One drawback to this method is that stakes can easily uproot during inclement weather, so make sure that your stake is deep enough to endure its environment. This method is best used for running bamboo, as it can be difficult to keep track of stakes in a tight clump of bamboo stalks.
Mark the stalks
Another way to keep track of your bamboo’s age is to mark the bamboo stalks directly in the year they emerge from the soil. You can either mark the culm with the date or color code your bamboo to indicate the year they have been planted.
This method is especially beneficial if you grow plenty of bamboo clusters and tend to lose track of their age. While this is a very efficient method to tell the age of your bamboo stalk, it’s important to consider whether marking it will affect harvesting it later on.
Also, consider using a non-toxic paint or material so this method doesn’t negatively impact your bamboo stalk or soil.
Inspecting bamboo stalks to estimate their age
If you find yourself staring at your bamboo, wondering how old a particular bamboo stalk may be, you can estimate its age by simply inspecting it for signs of age. While this method is not as exact as marking by year, inspecting the culms closely can help you narrow down the growth stages.
There are typically five stages of growth in a bamboo’s life cycle:
1. Stage: Bamboo less than 1 year old
It’s easiest to tell the age of a bamboo stalk when it’s still in its juvenile stage. A new shoot, just days or weeks old, will be completely enveloped in a paper-like sheath. It may resemble a new leaf or growth point on a common houseplant in its early stages.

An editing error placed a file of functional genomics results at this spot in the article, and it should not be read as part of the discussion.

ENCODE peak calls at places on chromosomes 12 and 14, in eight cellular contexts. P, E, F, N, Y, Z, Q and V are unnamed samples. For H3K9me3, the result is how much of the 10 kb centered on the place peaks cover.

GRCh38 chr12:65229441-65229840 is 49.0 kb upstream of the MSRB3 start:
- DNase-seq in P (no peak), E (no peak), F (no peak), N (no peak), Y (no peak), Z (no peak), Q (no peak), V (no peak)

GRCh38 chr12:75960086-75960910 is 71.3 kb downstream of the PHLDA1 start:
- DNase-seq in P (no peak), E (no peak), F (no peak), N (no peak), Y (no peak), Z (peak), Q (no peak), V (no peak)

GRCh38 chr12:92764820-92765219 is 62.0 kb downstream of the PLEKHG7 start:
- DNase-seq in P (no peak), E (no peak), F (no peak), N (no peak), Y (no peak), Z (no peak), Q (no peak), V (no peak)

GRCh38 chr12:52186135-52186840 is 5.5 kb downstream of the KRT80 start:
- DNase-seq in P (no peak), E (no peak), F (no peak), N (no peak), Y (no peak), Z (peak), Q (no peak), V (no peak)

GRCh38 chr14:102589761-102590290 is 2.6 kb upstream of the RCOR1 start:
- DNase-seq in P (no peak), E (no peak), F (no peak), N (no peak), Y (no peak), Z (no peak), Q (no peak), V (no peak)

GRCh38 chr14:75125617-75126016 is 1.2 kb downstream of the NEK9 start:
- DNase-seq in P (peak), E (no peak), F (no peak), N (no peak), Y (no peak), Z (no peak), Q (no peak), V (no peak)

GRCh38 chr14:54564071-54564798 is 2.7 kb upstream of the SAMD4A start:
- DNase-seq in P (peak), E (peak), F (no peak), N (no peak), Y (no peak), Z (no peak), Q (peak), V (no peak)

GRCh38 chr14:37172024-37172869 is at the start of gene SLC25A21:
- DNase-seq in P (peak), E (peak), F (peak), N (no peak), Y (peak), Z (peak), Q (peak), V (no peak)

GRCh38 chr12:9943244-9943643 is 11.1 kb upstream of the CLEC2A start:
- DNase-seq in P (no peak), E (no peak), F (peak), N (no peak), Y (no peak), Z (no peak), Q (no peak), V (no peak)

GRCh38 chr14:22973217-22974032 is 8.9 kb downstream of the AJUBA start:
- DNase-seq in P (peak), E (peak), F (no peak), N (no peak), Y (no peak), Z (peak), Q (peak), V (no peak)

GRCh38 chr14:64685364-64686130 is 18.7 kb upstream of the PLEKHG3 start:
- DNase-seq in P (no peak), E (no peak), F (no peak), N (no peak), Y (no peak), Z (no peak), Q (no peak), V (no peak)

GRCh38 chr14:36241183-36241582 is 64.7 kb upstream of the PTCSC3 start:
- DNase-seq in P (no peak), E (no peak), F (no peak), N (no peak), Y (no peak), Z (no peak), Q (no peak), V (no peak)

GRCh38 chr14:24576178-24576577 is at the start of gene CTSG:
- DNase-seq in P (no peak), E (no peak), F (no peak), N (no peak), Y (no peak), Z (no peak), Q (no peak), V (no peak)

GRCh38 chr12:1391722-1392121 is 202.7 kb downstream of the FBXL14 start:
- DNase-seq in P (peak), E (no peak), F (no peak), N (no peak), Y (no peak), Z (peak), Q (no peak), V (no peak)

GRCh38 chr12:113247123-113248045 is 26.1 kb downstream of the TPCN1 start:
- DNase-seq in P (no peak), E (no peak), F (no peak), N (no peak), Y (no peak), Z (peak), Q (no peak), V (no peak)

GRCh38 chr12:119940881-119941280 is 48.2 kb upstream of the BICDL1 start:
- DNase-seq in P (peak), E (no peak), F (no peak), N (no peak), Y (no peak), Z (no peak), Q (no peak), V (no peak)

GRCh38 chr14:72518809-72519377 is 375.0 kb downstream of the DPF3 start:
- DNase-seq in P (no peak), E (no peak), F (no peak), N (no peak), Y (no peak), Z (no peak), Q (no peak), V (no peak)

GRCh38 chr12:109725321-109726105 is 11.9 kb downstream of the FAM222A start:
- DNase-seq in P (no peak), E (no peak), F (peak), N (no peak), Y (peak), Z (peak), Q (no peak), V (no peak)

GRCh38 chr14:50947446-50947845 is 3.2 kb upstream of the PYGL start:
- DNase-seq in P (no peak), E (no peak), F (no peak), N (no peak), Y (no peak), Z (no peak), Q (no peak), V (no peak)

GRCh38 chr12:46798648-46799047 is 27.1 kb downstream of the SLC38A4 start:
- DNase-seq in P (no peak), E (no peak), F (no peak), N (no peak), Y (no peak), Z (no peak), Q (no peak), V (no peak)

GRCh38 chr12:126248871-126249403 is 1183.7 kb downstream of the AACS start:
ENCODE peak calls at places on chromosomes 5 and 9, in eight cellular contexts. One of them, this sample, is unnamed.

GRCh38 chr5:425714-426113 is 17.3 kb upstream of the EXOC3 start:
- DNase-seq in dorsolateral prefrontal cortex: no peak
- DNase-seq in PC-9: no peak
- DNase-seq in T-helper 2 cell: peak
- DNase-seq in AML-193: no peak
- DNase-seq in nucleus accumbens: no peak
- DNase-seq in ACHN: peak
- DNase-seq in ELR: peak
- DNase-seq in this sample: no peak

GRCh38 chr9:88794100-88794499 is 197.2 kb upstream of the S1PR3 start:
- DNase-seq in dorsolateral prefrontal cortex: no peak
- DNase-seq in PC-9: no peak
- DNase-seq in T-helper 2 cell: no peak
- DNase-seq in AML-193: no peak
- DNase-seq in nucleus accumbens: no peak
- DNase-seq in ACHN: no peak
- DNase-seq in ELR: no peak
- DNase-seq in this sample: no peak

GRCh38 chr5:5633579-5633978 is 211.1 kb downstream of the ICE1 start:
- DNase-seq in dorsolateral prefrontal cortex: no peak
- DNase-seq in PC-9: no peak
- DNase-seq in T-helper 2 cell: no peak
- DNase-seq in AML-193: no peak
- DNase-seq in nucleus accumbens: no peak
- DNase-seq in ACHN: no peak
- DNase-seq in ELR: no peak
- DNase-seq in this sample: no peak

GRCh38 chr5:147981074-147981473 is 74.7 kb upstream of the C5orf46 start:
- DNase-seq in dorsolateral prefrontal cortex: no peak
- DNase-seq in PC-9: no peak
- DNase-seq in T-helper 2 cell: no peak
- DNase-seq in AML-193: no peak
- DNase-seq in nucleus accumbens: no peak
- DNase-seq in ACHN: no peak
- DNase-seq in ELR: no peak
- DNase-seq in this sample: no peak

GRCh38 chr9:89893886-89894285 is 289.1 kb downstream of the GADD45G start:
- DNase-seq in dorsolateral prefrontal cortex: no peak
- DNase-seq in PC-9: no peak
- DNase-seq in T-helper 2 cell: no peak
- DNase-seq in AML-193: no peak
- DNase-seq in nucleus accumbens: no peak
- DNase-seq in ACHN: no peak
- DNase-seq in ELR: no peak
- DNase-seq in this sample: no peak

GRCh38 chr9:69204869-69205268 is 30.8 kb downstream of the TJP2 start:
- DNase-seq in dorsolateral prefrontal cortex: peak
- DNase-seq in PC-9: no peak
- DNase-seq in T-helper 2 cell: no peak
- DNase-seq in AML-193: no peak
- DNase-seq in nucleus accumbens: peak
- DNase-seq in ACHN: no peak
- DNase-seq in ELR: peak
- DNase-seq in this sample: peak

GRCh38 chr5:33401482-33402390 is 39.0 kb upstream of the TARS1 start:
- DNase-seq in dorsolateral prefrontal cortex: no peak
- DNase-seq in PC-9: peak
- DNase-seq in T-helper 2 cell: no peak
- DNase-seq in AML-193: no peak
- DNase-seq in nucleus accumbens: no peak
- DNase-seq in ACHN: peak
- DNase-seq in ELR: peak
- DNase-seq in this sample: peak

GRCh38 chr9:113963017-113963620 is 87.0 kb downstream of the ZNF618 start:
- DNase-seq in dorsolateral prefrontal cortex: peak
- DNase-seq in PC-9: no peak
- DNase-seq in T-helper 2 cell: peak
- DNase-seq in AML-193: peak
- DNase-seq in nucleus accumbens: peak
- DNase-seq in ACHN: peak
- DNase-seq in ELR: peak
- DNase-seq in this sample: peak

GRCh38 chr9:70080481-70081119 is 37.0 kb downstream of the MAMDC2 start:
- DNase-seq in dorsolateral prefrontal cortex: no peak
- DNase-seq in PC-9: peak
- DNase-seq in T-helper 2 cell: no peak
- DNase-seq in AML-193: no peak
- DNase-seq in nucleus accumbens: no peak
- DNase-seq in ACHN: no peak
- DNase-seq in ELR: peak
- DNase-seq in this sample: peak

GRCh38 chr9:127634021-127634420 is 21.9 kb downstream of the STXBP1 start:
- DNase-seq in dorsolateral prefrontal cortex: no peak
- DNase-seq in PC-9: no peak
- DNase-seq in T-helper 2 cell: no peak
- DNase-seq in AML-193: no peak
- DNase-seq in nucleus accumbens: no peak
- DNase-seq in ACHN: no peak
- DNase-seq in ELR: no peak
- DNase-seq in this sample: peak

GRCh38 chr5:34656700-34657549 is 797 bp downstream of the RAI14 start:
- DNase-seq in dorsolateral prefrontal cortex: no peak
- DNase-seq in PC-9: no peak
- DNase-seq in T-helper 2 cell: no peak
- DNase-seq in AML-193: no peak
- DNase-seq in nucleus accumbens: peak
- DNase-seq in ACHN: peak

Growers often harvest these young bamboo shoots for culinary purposes while the bamboo is still tender. However, before you start to munch on your bamboo stalks, it’s important to accurately identify the type of bamboo that you are growing to ensure that it is edible.
Bamboo will quickly pass this stage and start to grow taller. It will typically reach its mature height between 6-9 months! However, it will take several years for that stalk to completely mature once it has grown. Bamboo at this stage will typically be bright green and unblemished.
2. Stage: Bamboo stalks between 1-2 years old
Bamboo around 1 year old will still have a vibrant green color. The paper-like sheath wrapped around the stalk may start peeling and falling off in certain places. No lichen will have formed on the bamboo yet.
Overall, these young culms look fresh and new, with minimal branching. Bamboo at this age will develop rhizomes, which act as roots. From this rhizome, more offshoots will develop. Many people recommend holding off harvesting bamboo until it has reached full growth for the rhizomes to fully develop to create more shoots.